FAQs about Bugs and Debugging

Your program runs and links without error messages, but...

My program appears to be running, but the output isn't right, and sometimes it does something weird. What's wrong?

No telling! Time to debug your program.
Read How to Debug.

I know my program is working correctly, and it produces output that exactly matches the sample, but it doesn't get any other points. What's wrong with the autograder?

Remember that you can say your program produces the correct output only if you have used a file-comparison utility to show that your output exactly matches the sample, byte-for-byte exactly as determined by a computer program, not by human eyeball scanning a page at 3:00 AM. Read the information about how the autograder compares outputs, and double-check. Follow our advice about how to compare files.

Almost always, we've discovered that this sort of problem was a result of definite bugs in your program, not the autograder. This can happen easily if you didn't seriously and systematically test the program before submitting it. The best assumption is that your program is full of bugs, and you just haven't found them yet.

Of course, if you really are stumped, ask us for help. We are always willing to help you debug your program, and we will check the autograder if it does indeed look suspicious. But chances are that the problem is in your code, so it's always more productive to suspect it first, not the autograder.

My program produces output that exactly matches the sample, but the autograder fails it on the same sample. What can I do?


My program runs fine, but when I run it in g++ or send it to the autograder, it crashes or loops or gets no points.

This sort of problem can arise if you have depended on non-standard or undefined behavior of the language or a library facility. It can be due to a misaddressing error (see below).

But we have seen many cases where a problem like this was due to an uninitialized variable. The value of such a variable is undefined - it could be anything. But the variable might happen to have the "right" value in your programming environment, and then some garbage value in the grading machine environment. The result will be a program that by dumb luck runs "correctly" in your environment (but by accident!) and then, quite properly, fails in the other environment.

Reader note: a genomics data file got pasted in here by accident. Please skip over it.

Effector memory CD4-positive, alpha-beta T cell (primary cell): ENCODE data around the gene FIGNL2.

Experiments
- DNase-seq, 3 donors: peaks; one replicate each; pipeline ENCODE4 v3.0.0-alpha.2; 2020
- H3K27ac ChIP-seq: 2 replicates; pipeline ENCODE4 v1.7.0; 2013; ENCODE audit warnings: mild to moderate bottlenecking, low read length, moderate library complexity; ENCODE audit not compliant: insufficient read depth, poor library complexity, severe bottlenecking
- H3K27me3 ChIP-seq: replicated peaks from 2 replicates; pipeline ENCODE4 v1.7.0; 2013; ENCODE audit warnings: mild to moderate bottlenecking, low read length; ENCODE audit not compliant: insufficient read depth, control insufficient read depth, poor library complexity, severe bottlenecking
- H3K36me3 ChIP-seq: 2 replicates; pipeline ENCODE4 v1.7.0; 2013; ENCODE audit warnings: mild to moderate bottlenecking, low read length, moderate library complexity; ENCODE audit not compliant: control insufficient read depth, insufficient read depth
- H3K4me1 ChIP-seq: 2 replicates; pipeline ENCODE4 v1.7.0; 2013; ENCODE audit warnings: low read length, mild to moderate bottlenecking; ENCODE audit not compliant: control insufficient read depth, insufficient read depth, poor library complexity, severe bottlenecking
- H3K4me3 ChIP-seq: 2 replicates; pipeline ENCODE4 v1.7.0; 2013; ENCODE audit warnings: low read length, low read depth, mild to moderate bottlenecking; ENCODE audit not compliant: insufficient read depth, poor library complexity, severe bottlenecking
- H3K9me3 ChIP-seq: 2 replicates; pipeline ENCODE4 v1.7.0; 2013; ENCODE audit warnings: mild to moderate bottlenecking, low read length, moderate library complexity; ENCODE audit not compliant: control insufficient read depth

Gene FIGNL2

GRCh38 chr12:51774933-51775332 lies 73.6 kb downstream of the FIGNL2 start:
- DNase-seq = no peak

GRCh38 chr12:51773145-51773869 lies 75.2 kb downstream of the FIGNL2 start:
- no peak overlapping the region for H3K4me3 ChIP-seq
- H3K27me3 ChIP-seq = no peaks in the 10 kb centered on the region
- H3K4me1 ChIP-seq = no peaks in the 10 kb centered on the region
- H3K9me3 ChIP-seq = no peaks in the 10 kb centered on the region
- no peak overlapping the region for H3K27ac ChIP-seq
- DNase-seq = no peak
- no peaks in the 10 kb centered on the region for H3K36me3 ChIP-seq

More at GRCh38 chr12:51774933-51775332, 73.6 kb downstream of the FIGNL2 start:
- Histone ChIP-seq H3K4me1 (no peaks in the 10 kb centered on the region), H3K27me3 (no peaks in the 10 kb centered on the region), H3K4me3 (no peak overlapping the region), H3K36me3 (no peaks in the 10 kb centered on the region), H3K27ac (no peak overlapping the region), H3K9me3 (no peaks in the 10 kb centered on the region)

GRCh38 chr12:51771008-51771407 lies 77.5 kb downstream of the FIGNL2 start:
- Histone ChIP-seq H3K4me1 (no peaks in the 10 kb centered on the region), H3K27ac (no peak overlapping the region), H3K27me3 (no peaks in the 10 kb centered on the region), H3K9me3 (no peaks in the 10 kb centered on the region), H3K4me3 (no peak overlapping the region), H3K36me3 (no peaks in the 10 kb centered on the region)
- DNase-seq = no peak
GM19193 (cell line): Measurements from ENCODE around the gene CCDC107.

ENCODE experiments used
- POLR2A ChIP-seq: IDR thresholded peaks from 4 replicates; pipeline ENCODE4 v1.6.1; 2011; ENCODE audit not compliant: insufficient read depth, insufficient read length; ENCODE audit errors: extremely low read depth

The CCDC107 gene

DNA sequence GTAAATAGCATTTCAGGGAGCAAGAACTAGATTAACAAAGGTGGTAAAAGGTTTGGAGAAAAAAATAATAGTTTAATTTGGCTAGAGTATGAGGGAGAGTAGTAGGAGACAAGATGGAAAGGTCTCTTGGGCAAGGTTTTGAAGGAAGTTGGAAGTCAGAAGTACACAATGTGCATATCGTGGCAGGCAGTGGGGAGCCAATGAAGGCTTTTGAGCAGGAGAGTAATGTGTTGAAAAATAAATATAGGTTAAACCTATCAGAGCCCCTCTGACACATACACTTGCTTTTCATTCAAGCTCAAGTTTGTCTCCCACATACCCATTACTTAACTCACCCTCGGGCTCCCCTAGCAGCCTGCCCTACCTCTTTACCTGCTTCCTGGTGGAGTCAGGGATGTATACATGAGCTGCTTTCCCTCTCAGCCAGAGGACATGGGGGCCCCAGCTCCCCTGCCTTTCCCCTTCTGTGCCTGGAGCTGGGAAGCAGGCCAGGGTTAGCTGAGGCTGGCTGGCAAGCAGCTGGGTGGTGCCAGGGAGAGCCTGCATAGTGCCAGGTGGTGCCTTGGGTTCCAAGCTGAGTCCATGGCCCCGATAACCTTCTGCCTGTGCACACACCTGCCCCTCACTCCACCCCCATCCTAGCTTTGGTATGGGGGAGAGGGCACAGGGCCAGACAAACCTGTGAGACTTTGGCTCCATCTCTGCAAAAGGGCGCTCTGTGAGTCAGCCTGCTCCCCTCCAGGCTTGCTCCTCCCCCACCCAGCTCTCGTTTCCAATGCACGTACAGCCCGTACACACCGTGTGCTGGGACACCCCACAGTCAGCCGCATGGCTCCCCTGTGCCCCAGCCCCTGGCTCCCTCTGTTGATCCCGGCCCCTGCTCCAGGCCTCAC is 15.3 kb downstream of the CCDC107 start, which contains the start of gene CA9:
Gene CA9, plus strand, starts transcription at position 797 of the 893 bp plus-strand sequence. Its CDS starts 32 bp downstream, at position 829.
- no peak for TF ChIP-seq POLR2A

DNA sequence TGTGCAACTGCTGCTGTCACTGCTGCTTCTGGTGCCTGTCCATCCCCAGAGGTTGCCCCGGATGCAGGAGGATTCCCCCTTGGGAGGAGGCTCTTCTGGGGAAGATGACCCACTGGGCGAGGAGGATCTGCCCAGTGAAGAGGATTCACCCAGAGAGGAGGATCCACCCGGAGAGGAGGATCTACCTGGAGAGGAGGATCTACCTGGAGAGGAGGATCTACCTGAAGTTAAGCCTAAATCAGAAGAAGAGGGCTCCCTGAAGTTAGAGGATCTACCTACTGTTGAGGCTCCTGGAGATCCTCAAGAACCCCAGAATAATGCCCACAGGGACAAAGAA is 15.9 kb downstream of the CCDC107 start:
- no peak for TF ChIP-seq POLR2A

These days, many systems zero memory - both stack and allocated - as a security measure. But according to the C and C++ Standards, uninitialized memory is not required to have anything in particular in it - it often has garbage or it might have zeroes in it. Pre-zeroing memory isn't really helpful to the C/C++ programmer because it is NOT Standard and so can't be depended on. All it does is hide bugs because a zero value lying around in an unitialized pointer or string space can make defective code masquerade as valid code.

Important: Such a program is incorrect because it is relying on undefined behavior in the language. So this is a bug in your code, not a problem in the autograding system. You have to fix it to get credit. Hopefully you have allowed yourself time to track it down before the project deadline.

If you can pop your program into a different environment, you might be able to get the bug to show up. If not, then inspecting your code carefully by eye is often the fastest way to find the problem. Examine your program variables and your use of allocated memory and make sure they are all properly initialized - it is worthwhile to look especially for code that only works if zeros are present in the right places. This is one reason why constructors were invented - to help automate initializing complex collections of variables.

My computer or program crashes or hangs with a message about "illegal memory access", "access violation", "segmentation fault", "unmapped memory", "bus error", "memory could not be read", or "memory could not be written". Help!

Some of my variables and strings are changing value all by themselves! Am I going crazy?

My program crashes at a certain place, but I am positive that there is nothing wrong with that code - it doesn't even use any pointers or arrays!

My program works fine except when it reads "Barney Google" from the input file - this doesn't make any sense!

When my program crashes, it does something different every time! I thought computers were predictable!

These are all symptoms of misaddressing memory with overflowed arrays or wild pointers, a *very* common bug in C/C++ programming. Read more details about the above questions in: Array and Pointer Bugs.

OK, how did my program misaddress memory?

How can I find misaddressing bugs?